MONTH IN REVIEW: Flying High with GFI

Flying high with GFI

Board member Shaari Ergas catches air with Virgin America, Evan Knopf joins our ground crew and our new Facebook page launches across the interwebs…

As the first rains of the season hit the West Coast, it makes us here at GFI want to cuddle up and watch good movies til Spring. Before we do that, however, we’ve had some moves to make–in the air, on the ground, and on the internet.

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FESTIVALS & AWARDS: Festival du Nouveau Cinema, Abu Dhabi FF, Mumbai FF and more!

SOUTHWEST (coming soon via Global Lens 2013!) wins a critics award in Montreal, WHEN I SAW YOU wins Best Arab Film in Abu Dhabi and MISS LOVELY takes the festival circuit by storm!

It’s a new month and that means more festival appearances and awards for our Global Lens and GFI-funded films! See below for the latest updates:

GFI grant recipient WILDLIFE (Philippines) won the NETPAC Award for Best Asian Film at the Warsaw Film Festival! (Photo: Busan IFF)

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INDUSTRY: Trends in Global Film, by Way of GFI’s Granting Program

A quick look at the facts, figures and forward movement of our program, after ten years of international film funding…

BUFFALO BOY (Vietnam) was one of four grants we provided to filmmakers when we began our Granting Program almost ten years ago!

Every granting cycle has its own personality, and this Summer’s cycle was no exception (“bad hair,” good politicians—we had it all this round, so read the press release and our blog for the scoop!). But, unlike other cycles, this one also had a bit of “extra” personality…For you see, this year marks our tenth year of awarding grants to filmmakers from around. And oh, how the times have changed…

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GRANTING: GFI Announces Summer 2012 Grant Recipients!

GFI’s newest grant recipients include four projects directed by women, and GFI’s first grants to the Dominican Republic, Guinea-Bissau and Serbia!

(Watch the video to view some production footage of new GFI grant recipient COLORED LIKE THE NIGHT (Dominican Republic)!)

Hear ye, hear ye: Today GFI announced the ten feature length narrative film projects selected to receive production funding in its Granting Program‘s Summer 2012 granting cycle (read the official press release here)! ­­­­

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FESTIVALS & AWARDS: Brazilian Film Week, Academy Awards, Vancouver Latin American FF and more!

CRAFT (and SOUTHWEST–coming soon via Global Lens 2013!) at the Embassy of Brazil, WHEN I SAW YOU goes to the Oscars and FAT, BALD, SHORT MAN pays a visit to lovely Vancouver!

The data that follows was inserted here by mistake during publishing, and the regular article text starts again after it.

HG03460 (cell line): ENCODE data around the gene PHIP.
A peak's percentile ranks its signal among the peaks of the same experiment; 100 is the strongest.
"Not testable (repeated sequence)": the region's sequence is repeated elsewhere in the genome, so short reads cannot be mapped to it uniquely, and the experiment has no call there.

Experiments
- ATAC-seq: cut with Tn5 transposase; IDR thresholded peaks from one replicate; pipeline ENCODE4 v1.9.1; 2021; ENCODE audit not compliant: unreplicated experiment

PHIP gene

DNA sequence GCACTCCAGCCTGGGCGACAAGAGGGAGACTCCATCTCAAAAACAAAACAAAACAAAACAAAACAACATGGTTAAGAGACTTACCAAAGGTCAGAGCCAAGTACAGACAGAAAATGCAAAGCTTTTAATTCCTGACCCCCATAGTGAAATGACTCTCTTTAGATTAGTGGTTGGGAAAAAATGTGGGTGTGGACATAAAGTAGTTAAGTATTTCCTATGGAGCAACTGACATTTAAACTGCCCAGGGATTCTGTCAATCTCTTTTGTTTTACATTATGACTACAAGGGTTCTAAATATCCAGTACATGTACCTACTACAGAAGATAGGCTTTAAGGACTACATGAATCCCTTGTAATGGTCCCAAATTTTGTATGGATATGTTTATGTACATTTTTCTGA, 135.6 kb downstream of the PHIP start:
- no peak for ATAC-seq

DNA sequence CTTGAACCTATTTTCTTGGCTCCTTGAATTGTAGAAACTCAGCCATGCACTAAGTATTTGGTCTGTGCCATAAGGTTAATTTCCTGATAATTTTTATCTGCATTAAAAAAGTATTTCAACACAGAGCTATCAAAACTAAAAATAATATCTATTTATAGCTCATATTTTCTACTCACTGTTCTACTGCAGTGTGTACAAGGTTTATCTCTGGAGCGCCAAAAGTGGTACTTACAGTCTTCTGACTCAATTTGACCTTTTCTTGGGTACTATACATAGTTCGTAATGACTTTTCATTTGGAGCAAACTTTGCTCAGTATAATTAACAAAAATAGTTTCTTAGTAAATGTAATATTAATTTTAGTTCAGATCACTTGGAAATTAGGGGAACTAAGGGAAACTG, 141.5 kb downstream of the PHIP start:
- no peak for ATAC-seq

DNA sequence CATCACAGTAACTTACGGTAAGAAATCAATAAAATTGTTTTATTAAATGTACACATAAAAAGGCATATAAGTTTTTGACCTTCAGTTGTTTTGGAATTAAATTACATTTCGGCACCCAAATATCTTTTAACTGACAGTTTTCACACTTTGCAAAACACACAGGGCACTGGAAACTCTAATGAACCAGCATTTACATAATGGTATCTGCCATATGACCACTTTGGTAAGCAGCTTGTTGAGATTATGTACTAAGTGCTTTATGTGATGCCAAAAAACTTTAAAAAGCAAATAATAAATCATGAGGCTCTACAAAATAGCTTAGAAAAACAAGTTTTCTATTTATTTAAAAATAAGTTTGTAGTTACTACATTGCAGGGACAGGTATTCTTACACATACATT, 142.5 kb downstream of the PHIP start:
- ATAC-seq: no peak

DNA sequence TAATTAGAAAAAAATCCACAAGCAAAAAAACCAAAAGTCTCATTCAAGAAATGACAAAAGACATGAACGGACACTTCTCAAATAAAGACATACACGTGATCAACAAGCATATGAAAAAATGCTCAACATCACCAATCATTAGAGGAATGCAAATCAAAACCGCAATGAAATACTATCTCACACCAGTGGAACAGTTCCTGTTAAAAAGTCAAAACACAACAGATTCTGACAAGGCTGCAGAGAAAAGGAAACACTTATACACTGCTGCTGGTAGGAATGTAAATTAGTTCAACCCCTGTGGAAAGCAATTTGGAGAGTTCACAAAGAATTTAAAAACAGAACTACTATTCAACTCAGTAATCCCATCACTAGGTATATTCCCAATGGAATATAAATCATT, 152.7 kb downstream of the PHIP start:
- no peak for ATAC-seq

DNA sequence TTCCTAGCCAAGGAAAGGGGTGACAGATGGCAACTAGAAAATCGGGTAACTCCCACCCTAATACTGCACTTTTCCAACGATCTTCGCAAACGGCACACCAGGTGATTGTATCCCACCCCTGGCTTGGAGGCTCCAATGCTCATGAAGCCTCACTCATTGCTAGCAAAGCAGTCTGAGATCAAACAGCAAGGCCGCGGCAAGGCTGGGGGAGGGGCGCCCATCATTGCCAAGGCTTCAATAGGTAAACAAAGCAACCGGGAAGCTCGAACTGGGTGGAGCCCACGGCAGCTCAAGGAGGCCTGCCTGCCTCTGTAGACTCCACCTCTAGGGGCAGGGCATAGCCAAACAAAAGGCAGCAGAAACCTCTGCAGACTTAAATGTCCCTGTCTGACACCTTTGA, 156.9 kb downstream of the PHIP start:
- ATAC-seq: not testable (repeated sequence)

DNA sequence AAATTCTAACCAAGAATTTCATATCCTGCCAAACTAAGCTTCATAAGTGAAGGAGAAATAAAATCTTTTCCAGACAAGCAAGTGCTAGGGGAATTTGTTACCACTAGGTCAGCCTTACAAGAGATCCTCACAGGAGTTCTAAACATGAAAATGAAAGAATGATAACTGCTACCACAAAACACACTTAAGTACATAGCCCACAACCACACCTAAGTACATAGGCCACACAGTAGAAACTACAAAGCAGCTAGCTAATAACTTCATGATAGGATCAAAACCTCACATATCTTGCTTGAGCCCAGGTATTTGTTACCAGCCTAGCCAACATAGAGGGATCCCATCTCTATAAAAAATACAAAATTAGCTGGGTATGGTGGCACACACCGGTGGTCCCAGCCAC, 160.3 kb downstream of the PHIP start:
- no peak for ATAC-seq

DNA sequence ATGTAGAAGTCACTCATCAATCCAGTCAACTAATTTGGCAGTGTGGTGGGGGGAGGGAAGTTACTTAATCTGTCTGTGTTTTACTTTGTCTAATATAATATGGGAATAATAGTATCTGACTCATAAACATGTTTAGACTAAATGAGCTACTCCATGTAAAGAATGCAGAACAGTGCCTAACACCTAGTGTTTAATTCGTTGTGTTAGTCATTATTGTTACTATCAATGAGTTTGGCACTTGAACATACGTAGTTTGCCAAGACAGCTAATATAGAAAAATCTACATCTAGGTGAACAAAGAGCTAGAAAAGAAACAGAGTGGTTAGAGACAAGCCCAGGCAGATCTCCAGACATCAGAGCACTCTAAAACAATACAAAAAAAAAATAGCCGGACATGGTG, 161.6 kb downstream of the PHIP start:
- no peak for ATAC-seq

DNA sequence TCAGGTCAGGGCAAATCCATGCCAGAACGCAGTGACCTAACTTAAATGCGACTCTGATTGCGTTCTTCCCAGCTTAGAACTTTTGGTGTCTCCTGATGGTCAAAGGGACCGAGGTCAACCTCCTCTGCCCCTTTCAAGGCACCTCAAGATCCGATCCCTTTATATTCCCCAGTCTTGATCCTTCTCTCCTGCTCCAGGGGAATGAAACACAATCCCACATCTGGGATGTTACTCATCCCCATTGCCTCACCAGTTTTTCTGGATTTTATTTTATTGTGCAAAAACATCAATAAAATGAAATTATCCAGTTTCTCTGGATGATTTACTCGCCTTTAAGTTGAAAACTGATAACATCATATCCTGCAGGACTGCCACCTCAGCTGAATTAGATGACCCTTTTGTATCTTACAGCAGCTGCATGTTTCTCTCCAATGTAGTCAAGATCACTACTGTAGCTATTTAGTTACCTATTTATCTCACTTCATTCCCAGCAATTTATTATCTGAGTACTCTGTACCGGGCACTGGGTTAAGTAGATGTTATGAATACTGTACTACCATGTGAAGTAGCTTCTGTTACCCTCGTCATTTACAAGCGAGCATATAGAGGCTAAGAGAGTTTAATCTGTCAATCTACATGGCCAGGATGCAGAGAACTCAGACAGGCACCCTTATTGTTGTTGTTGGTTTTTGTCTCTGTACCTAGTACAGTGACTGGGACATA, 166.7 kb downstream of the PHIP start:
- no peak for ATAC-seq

Global Lens 2013 (yes, 2013!) film SOUTHWEST (Brazil) is being featured in a showcase by the Embassy of Brazil!

It’s another busy month for both Global Lens and GFI-funded films, with screenings at festivals and venues all over the world! First up, we’d like to mention a special film showcase in the U.S. capital, featuring a sneak preview of one of our newest additions to Global Lens:

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NEWS: A ‘Useful’ Guide to Uruguayan Cinema

Brian Darr (of Hell on Frisco Bay) reviews A USEFUL LIFE for Fandor and shines a spotlight on Uruguayan Cinema while he’s at it…

Last month Brian Darr, the writer behind Bay Area film blog Hell on Frisco Bay, wrote an excellent article called “A ‘Useful’ Guide to Uruguayan Cinema” for Keyframe, the blog from our friends at Fandor. In the article, Brian makes some illuminating observations about Federico Veiroj’s A USEFUL LIFE, segues into a discussion of the history of filmmaking in Uruguay, and then closes by touching on a couple other Global Lens favorites — WHISKY (dir. Juan Pablo Rebella and Pablo Stoll) and LEO’S ROOM (dir. Enrique Buchichio). Check it out:

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SUPPORT: Living Up To Our Name

mick

The Science of Inertia: don't get him started (photo: Mick Jagger of the Rolling Stones)

Looking down the rabbit hole at the genesis of “initiative,” global film and making a difference…

Ever since I was a child, I’ve loved science. The systematic study of structure. Atoms crowding on the head of a pin. Discovery…

As an adult, I haven’t lost this love–ironically, it’s what led me to a career in the arts and The Global Film Initiative. Because I’ve always been fascinated by the [scientific] concepts of “inertia” and “potential energy” (that everything around us is simultaneously resisting change and has the potential to change), and how those concepts apply themselves in other elements of our world…